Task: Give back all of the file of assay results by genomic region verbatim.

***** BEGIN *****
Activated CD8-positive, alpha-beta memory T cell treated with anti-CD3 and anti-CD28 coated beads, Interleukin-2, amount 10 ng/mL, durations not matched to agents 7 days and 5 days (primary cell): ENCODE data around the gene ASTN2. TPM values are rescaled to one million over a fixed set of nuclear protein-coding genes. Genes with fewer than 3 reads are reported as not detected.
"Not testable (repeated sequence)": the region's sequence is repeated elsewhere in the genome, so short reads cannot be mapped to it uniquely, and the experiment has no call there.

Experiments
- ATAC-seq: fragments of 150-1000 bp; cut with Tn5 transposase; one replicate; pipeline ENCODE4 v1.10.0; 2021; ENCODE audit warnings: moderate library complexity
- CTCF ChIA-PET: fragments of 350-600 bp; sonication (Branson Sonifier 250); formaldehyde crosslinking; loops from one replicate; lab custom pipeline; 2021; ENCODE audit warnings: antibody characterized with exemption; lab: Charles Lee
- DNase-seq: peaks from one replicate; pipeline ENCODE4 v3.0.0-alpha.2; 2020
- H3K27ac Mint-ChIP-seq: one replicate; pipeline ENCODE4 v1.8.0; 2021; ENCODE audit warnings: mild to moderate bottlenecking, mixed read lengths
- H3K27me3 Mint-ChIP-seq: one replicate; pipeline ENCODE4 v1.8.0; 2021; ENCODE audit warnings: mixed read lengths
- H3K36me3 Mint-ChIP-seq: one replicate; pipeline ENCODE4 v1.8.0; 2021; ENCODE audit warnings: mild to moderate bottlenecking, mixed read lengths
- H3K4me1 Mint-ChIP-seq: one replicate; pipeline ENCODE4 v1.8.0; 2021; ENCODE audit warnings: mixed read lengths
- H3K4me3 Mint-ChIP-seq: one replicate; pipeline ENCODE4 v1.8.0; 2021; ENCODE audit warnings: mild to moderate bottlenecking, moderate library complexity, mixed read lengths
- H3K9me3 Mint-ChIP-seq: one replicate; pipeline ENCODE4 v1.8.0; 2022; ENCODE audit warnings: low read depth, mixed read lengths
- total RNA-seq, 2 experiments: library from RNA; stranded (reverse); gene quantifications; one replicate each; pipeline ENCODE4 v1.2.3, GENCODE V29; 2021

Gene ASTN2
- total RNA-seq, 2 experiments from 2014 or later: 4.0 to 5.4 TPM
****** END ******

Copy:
Activated CD8-positive, alpha-beta memory T cell treated with anti-CD3 and anti-CD28 coated beads, Interleukin-2, amount 10 ng/mL, durations not matched to agents 7 days and 5 days (primary cell): ENCODE data around the gene ASTN2. TPM values are rescaled to one million over a fixed set of nuclear protein-coding genes. Genes with fewer than 3 reads are reported as not detected.
"Not testable (repeated sequence)": the region's sequence is repeated elsewhere in the genome, so short reads cannot be mapped to it uniquely, and the experiment has no call there.

Experiments
- ATAC-seq: fragments of 150-1000 bp; cut with Tn5 transposase; one replicate; pipeline ENCODE4 v1.10.0; 2021; ENCODE audit warnings: moderate library complexity
- CTCF ChIA-PET: fragments of 350-600 bp; sonication (Branson Sonifier 250); formaldehyde crosslinking; loops from one replicate; lab custom pipeline; 2021; ENCODE audit warnings: antibody characterized with exemption; lab: Charles Lee
- DNase-seq: peaks from one replicate; pipeline ENCODE4 v3.0.0-alpha.2; 2020
- H3K27ac Mint-ChIP-seq: one replicate; pipeline ENCODE4 v1.8.0; 2021; ENCODE audit warnings: mild to moderate bottlenecking, mixed read lengths
- H3K27me3 Mint-ChIP-seq: one replicate; pipeline ENCODE4 v1.8.0; 2021; ENCODE audit warnings: mixed read lengths
- H3K36me3 Mint-ChIP-seq: one replicate; pipeline ENCODE4 v1.8.0; 2021; ENCODE audit warnings: mild to moderate bottlenecking, mixed read lengths
- H3K4me1 Mint-ChIP-seq: one replicate; pipeline ENCODE4 v1.8.0; 2021; ENCODE audit warnings: mixed read lengths
- H3K4me3 Mint-ChIP-seq: one replicate; pipeline ENCODE4 v1.8.0; 2021; ENCODE audit warnings: mild to moderate bottlenecking, moderate library complexity, mixed read lengths
- H3K9me3 Mint-ChIP-seq: one replicate; pipeline ENCODE4 v1.8.0; 2022; ENCODE audit warnings: low read depth, mixed read lengths
- total RNA-seq, 2 experiments: library from RNA; stranded (reverse); gene quantifications; one replicate each; pipeline ENCODE4 v1.2.3, GENCODE V29; 2021

Gene ASTN2
- total RNA-seq, 2 experiments from 2014 or later: 4.0 to 5.4 TPM